Not-Sunday Share #10

Welcome to the Not-Sunday Share. I originally tried to share the week’s coolest, but possibly unseen stuff, every Sunday. Unfortunately, that never really worked out. Instead, I’ll share what I can, when I can. (Except for on Sundays)


Interesting way of displaying the worlds worst and most overpriced clothing (Warning: Memory Heavy Page)

Who said long copy is dead? Click the pringles ad. 

A video clip game, play the video clip.

Apparently ambient noises, like coffee shops, increase your creativity – here’s an ambient coffee shop noise generator


Copywriting for action on the web, a great resource for micro-copy online – UXBooth

Using social game theory to save advertising – Wired

Since advertising is expensive — and difficult to do well — the cost of advertising is also a virtual engagement ring proffered to the potential consumer; the upfront expense entailed being proof of long-term commitment to the product, the brand and the relationship. Advertising sometimes conveys information, of course. But much of it ostensibly conveys really very little that is new or compelling. But the act of advertising, especially in expensive media, is a form of information in itself. Since it takes time to recoup the cost of an advertisingcampaign, it only pays to run one when the advertiser has reasonable expectations of the long-term, widespread popularity of the product being advertised.  The act of advertising your product is hence a valuable signal that the manufacturer has faith in its own product — equivalent to a racehorse owner betting heavily on his own horse. It is not irrational that we’re influenced by such as an action — on the contrary, it shows a high degree of instinctive social intelligence.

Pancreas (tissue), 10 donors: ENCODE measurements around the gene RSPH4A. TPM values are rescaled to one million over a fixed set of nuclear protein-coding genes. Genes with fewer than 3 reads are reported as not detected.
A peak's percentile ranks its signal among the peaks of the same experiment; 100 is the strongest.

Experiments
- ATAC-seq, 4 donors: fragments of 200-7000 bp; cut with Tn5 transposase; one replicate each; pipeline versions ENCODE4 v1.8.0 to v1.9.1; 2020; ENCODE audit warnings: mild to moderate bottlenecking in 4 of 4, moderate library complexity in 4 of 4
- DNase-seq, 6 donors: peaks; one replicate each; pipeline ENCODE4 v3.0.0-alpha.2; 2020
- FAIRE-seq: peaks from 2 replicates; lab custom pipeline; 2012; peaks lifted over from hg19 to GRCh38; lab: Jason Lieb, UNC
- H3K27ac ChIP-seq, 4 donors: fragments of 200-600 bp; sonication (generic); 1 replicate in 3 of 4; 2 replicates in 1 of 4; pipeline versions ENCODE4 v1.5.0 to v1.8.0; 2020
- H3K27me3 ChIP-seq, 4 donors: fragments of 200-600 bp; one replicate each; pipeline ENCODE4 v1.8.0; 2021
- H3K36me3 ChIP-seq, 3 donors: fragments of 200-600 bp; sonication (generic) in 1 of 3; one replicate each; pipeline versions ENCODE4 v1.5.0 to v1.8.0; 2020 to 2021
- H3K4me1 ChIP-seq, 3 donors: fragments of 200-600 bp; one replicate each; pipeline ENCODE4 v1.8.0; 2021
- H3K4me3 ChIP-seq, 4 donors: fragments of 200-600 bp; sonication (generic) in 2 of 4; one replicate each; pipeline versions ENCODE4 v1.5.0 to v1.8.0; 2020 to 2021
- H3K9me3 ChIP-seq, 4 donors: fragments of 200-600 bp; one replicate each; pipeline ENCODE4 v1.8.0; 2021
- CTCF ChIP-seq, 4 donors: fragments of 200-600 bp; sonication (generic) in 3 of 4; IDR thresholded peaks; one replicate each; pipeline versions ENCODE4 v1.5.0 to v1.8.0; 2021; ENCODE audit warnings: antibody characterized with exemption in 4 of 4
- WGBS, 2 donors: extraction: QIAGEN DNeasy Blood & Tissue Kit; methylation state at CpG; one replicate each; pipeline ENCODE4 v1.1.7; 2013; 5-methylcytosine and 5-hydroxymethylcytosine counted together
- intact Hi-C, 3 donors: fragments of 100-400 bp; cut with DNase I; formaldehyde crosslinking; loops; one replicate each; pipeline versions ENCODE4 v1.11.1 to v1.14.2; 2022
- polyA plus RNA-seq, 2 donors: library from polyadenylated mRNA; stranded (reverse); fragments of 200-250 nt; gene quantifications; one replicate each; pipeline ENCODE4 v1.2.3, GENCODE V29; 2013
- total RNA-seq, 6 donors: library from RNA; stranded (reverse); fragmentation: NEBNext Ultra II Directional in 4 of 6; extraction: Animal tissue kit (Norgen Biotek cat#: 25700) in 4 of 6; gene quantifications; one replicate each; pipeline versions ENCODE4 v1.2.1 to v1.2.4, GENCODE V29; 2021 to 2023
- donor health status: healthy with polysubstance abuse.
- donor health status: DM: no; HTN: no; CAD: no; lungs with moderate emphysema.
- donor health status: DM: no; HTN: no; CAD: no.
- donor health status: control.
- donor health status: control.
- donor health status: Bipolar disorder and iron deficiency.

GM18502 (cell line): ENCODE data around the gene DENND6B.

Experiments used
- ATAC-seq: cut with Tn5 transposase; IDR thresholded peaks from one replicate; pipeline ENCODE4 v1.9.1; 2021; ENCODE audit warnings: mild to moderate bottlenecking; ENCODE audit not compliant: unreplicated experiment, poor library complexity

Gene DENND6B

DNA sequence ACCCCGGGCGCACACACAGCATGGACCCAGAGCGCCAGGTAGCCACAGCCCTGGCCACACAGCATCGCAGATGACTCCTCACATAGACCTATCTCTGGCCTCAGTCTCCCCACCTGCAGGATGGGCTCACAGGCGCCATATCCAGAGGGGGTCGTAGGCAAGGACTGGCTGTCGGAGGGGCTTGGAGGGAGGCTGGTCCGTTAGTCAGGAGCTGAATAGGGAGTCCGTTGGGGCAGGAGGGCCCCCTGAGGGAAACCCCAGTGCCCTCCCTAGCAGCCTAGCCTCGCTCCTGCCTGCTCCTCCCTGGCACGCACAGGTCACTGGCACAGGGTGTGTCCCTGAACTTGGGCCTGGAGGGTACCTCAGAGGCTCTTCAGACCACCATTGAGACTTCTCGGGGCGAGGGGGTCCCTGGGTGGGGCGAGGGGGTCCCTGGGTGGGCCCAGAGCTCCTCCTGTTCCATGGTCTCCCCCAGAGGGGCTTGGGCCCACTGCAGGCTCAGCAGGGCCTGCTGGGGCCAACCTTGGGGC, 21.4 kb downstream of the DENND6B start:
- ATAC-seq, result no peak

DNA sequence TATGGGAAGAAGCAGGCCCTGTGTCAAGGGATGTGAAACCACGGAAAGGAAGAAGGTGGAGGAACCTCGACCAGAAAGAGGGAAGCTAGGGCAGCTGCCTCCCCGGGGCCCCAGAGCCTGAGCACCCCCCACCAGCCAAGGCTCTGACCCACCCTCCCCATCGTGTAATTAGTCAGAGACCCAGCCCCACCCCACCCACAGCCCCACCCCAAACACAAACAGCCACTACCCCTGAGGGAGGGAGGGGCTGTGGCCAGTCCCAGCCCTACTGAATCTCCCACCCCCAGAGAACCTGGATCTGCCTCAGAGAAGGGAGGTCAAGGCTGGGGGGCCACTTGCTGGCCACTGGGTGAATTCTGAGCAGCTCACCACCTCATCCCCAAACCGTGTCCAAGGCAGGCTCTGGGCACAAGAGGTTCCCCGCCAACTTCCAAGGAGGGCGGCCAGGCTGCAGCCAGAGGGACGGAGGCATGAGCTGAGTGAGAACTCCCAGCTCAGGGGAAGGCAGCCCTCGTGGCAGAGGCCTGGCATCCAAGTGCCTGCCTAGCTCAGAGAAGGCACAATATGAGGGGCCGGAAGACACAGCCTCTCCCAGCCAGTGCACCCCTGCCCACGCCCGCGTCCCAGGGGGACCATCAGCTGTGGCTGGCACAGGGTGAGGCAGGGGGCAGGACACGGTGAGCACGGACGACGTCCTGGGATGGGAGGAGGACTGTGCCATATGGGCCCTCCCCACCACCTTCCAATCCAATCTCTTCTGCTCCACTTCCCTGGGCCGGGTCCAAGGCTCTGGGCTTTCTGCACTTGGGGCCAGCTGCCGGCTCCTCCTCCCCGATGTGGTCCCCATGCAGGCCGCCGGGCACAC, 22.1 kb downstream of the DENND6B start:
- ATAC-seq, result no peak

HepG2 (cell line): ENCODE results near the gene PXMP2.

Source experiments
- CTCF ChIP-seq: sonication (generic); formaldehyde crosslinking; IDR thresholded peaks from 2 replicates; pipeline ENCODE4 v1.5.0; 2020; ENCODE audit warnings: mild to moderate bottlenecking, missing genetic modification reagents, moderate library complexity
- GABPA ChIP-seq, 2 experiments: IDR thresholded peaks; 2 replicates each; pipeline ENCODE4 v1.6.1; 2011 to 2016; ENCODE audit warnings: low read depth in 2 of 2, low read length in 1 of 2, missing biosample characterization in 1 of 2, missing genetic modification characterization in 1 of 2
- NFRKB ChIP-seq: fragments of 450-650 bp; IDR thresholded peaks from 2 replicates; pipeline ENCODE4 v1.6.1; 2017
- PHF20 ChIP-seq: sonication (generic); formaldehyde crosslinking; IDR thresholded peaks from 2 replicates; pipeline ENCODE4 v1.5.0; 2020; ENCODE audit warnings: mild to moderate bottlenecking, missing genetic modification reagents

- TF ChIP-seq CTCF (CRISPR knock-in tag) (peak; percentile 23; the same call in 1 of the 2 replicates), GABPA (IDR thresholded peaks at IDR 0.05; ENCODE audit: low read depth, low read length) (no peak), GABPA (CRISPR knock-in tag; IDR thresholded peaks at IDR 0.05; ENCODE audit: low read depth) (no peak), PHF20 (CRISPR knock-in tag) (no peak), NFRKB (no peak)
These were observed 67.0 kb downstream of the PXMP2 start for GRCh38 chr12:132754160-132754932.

Metronome synching up – cool possible execution for an ad?


David Fincher film titles are nice

[vimeo 44890024]


Al Jacobs gets really really involved in his projects – 99u

[vimeo 68572000]


Awesome Billie Jean Cover


The power of powerless communication – TEDx


The power of empathy – RSA